Andy Hardy Meets Debutante (1940) - News Poster

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Judy by the Numbers: "I'm Nobody's Baby"

Anne Marie is tracking Judy Garland's career through musical numbers...

Today's clip is a plea for the importance of audio preservation. Unlike last week's short, which survives as only 3 minutes of grainy footage of Judy Garland singing to a statue, Andy Hardy Meets Debutante has been remastered and restored several times since its 1940 release. However, Judy completists who watch the movie may be surprised at what a musical it's not. That's because two songs are missing from the film. The Movie: Andy Hardy Meets Debutante (MGM, 1940)

The Songwriters: Benny Davis, Milton Ager, and Lester Stanley

The Players: Mickey Rooney, Judy Garland, Lewis Stone, Ann Rutherford, directed by George B. Seitz

The Story: Judy Garland only sings two songs in the entirety of her second Andy Hardy film. Unlike most Mickey/Judy pairings, Andy Hardy Meets Debutante does not follow the "let's put on a show" plotline. Instead, the film
See full article at FilmExperience »

Actors Who’ve Played the Same Character the Most Times

  • Cinelinx
With Hugh Jackman currently negotiating to play Wolverine for a seventh and eighth time, Cinelinx takes a look at actors who’ve played the same role eight times or more. Who has played the same character most often? Come in and find out.

Hugh Jackman has already played Wolverine five times--x-Men (2000), X2: X-Men United (2003) X-Men: The Last Stand (2006), X-Men Origins: Wolverine (2009), and The Wolverine (2013)—as well as a cameo in X-Men:First Class (2011). Soon we’ll be seeing him fully clawed again on the big screen in X-Men: Days of Future Past. Recently, he told Collider that he might shoot Wolverine 3 and X-Men: Apocalypse “back-to-back”, which would make a total of eight times (9 times with the cameo) that he’ll portray the Canadian mutant.

You might be thinking “Wow! That’s amazing! I’ve never heard of anyone playing the same role so many times.” Well, for those who may not know it,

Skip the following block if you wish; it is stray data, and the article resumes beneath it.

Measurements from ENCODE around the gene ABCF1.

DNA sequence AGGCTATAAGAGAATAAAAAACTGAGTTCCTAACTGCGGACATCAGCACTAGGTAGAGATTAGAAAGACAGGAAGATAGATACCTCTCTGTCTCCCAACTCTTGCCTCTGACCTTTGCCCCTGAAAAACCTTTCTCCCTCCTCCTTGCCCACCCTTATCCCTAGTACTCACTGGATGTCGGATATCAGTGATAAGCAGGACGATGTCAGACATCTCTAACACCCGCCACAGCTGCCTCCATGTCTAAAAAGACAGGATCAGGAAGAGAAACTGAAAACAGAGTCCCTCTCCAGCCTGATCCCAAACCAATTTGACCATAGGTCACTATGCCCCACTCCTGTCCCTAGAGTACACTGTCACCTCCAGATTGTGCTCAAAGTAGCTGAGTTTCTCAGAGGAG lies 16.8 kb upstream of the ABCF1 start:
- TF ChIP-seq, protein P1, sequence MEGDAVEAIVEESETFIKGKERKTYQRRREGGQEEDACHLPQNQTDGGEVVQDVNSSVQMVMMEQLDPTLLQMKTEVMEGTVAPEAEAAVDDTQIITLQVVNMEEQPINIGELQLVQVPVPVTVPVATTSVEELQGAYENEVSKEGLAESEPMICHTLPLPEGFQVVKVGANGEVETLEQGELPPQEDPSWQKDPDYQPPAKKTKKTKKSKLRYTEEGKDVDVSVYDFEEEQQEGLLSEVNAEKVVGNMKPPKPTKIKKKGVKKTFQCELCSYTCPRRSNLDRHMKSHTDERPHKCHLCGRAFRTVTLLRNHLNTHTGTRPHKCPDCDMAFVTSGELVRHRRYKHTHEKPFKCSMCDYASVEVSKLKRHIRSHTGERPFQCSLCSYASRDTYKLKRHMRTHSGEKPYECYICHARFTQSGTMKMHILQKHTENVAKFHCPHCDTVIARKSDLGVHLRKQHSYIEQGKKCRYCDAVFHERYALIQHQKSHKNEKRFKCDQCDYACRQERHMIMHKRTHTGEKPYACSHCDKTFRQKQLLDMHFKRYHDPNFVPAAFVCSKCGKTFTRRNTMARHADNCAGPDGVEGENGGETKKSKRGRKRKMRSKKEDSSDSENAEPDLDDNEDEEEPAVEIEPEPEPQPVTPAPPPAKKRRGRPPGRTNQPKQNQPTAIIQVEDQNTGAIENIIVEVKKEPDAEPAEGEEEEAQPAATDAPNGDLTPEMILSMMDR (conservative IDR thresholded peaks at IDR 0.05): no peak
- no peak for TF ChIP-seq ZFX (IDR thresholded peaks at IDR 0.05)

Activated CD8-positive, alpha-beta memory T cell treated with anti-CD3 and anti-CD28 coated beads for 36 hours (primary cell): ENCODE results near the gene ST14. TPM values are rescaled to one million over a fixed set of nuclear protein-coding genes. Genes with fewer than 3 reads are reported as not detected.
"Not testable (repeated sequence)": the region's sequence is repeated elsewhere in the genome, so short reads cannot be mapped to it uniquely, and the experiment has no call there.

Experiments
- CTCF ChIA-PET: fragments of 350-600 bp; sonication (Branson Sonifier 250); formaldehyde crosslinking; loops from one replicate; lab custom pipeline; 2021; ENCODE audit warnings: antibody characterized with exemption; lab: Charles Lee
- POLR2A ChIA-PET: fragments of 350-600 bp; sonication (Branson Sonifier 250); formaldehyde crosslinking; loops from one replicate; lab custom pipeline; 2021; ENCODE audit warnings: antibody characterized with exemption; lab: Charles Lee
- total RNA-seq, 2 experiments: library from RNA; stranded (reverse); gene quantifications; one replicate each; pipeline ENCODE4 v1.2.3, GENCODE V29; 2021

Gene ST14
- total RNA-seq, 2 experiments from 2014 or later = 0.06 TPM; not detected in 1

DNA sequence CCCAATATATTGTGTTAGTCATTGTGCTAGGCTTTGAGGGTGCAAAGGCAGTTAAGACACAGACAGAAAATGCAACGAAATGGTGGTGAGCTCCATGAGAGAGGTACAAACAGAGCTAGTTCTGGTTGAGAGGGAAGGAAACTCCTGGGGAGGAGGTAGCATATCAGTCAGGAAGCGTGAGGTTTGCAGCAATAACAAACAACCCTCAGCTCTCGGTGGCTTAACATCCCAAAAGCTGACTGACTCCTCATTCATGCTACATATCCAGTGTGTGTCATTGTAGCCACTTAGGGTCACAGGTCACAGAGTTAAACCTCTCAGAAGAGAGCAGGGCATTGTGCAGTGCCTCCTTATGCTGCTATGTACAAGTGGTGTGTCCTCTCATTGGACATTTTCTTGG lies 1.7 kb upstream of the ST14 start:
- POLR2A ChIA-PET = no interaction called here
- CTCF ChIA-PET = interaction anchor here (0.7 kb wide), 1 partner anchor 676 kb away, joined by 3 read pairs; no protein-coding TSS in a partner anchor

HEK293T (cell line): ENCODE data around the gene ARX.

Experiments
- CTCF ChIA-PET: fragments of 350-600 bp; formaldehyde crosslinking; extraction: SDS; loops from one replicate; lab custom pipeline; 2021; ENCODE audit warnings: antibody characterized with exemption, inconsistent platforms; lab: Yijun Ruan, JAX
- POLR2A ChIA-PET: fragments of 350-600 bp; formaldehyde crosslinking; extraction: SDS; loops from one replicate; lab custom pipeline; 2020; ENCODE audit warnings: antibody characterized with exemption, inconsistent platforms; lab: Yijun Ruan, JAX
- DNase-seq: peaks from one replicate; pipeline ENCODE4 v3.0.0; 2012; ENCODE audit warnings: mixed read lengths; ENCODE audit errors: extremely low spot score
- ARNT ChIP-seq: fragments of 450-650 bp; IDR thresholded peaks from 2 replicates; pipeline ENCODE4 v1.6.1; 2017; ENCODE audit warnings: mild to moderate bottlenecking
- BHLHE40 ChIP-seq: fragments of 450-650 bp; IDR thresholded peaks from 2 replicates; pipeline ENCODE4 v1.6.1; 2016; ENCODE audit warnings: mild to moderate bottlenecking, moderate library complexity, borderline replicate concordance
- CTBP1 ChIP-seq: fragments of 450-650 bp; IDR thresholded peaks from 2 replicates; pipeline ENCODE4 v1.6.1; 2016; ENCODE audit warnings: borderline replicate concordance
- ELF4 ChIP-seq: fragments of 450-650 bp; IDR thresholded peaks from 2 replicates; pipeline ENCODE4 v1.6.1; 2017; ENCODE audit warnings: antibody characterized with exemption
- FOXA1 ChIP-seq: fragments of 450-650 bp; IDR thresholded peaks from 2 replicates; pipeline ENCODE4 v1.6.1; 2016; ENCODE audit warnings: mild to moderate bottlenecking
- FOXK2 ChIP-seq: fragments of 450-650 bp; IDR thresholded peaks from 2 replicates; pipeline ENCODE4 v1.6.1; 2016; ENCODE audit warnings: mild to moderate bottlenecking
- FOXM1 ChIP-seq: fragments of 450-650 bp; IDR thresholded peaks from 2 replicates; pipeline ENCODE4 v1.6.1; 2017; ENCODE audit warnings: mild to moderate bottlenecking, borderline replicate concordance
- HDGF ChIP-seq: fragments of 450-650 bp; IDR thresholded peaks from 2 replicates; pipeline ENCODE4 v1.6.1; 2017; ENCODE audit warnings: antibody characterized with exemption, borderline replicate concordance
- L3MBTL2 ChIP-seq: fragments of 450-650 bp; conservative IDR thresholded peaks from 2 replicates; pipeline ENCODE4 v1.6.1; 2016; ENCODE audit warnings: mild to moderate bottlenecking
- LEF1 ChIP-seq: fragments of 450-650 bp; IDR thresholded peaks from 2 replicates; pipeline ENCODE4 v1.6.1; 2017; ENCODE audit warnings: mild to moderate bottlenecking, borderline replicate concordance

See full article at Cinelinx »

Rooney Was No Andy Hardy in Real Life: Longest Film Career Ever?

Mickey Rooney dead at 93: Four-time Oscar nominee, frequent Judy Garland co-star may have had the longest film career ever (photo: Mickey Rooney ca. 1940) Mickey Rooney, four-time Academy Award nominee and one of the biggest domestic box-office draws during the studio era, died of "natural causes" on Sunday, April 6, 2014, at his home in the Los Angeles suburb of North Hollywood. The Brooklyn-born Rooney (as Joseph Yule Jr., on September 23, 1920) had reportedly been in ill health for some time. He was 93. Besides his countless movies, and numerous television and stage appearances, Mickey Rooney was also known for his stormy private life, which featured boozing and gambling, some widely publicized family infighting (including his testifying in Congress in 2011 about elder abuse), his filing for bankruptcy in 1962 after having earned a reported $12 million (and then going bankrupt again in 1996), his eight marriages — including those to actresses Ava Gardner, Martha Vickers, and Barbara Ann Thomason
See full article at Alt Film Guide »

Mickey Rooney, Hollywood Legend, Dies At 93

Legendary actor Mickey Rooney died Sunday in Los Angeles, Calif. He was 93.

Mickey Rooney Dies

The Brooklyn-born Rooney, who got his first acting gig at just 17 months old, is best known for the series of Andy Hardy films that came out in the 1930s. Starring alongside Judy Garland, Rooney became the most bankable actor throughout the Depression-era. Among the Andy Hardy films were, Love Finds Andy Hardy, Andy Hardy Gets Spring Fever, Andy Hardy Meets Debutante and Love Laughs at Andy Hardy.

Following his incredible success at such a young age, Rooney struggled to remain a major player in Hollywood as an adult. In the 50s, there was the short-lived TV series, The Mickey Rooney Show that lasted just two years in which he played Mickey Mulligan. He had another TV vehicle in the 60s titled simply Mickey that lasted for 16 episodes.